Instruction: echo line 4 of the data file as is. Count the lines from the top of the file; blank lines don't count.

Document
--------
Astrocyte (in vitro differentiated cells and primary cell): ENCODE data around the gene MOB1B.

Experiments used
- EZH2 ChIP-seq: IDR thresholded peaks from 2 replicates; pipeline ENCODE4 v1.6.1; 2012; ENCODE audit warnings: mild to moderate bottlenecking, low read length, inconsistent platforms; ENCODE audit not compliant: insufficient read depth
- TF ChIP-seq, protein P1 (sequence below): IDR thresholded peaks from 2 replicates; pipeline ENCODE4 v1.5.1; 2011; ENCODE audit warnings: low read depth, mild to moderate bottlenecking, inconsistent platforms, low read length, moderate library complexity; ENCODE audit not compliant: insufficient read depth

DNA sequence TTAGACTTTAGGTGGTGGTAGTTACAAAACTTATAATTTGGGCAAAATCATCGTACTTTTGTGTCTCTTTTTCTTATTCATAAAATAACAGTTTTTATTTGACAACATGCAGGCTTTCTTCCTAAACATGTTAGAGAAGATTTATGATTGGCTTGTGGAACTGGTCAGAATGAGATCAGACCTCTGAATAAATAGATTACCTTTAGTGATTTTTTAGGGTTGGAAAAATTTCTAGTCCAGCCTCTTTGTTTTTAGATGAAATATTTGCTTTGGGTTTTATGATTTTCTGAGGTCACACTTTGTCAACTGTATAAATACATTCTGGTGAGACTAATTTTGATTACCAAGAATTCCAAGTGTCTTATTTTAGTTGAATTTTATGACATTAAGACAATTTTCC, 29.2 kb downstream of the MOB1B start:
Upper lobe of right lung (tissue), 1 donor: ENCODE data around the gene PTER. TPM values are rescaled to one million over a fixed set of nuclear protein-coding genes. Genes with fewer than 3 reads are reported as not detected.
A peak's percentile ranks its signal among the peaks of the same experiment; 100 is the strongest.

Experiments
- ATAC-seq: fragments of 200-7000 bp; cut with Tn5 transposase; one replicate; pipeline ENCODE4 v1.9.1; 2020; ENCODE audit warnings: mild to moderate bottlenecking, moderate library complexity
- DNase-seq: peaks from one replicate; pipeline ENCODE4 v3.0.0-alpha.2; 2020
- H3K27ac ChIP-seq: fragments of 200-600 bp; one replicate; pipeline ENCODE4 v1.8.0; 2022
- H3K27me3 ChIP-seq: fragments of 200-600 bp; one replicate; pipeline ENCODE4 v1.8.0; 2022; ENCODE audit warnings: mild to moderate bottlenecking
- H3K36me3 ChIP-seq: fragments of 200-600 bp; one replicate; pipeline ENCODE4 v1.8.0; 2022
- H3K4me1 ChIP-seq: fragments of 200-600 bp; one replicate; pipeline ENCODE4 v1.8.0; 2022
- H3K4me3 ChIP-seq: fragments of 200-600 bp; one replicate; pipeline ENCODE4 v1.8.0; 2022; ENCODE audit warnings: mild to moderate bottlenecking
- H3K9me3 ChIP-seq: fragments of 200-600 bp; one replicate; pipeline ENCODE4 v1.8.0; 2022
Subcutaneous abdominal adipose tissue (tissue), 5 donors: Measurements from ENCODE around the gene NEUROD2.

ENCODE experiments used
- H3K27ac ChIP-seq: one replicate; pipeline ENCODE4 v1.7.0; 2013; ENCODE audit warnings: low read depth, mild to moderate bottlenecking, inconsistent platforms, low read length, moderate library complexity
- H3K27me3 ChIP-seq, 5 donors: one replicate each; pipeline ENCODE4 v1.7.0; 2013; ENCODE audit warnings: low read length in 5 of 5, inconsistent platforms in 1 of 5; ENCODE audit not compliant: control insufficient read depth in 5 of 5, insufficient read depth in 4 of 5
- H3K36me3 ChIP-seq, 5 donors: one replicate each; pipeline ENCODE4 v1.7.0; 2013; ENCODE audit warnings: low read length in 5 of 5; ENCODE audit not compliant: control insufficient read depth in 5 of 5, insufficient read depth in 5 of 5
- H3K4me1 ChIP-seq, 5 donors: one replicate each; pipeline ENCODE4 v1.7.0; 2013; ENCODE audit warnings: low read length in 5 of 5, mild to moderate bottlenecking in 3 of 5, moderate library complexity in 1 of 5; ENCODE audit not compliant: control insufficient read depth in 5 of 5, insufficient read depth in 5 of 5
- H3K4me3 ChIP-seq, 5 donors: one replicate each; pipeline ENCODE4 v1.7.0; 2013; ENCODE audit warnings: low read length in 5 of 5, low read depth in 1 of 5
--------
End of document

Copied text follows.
- TF ChIP-seq, protein P1 (sequence below): IDR thresholded peaks from 2 replicates; pipeline ENCODE4 v1.5.1; 2011; ENCODE audit warnings: low read depth, mild to moderate bottlenecking, inconsistent platforms, low read length, moderate library complexity; ENCODE audit not compliant: insufficient read depth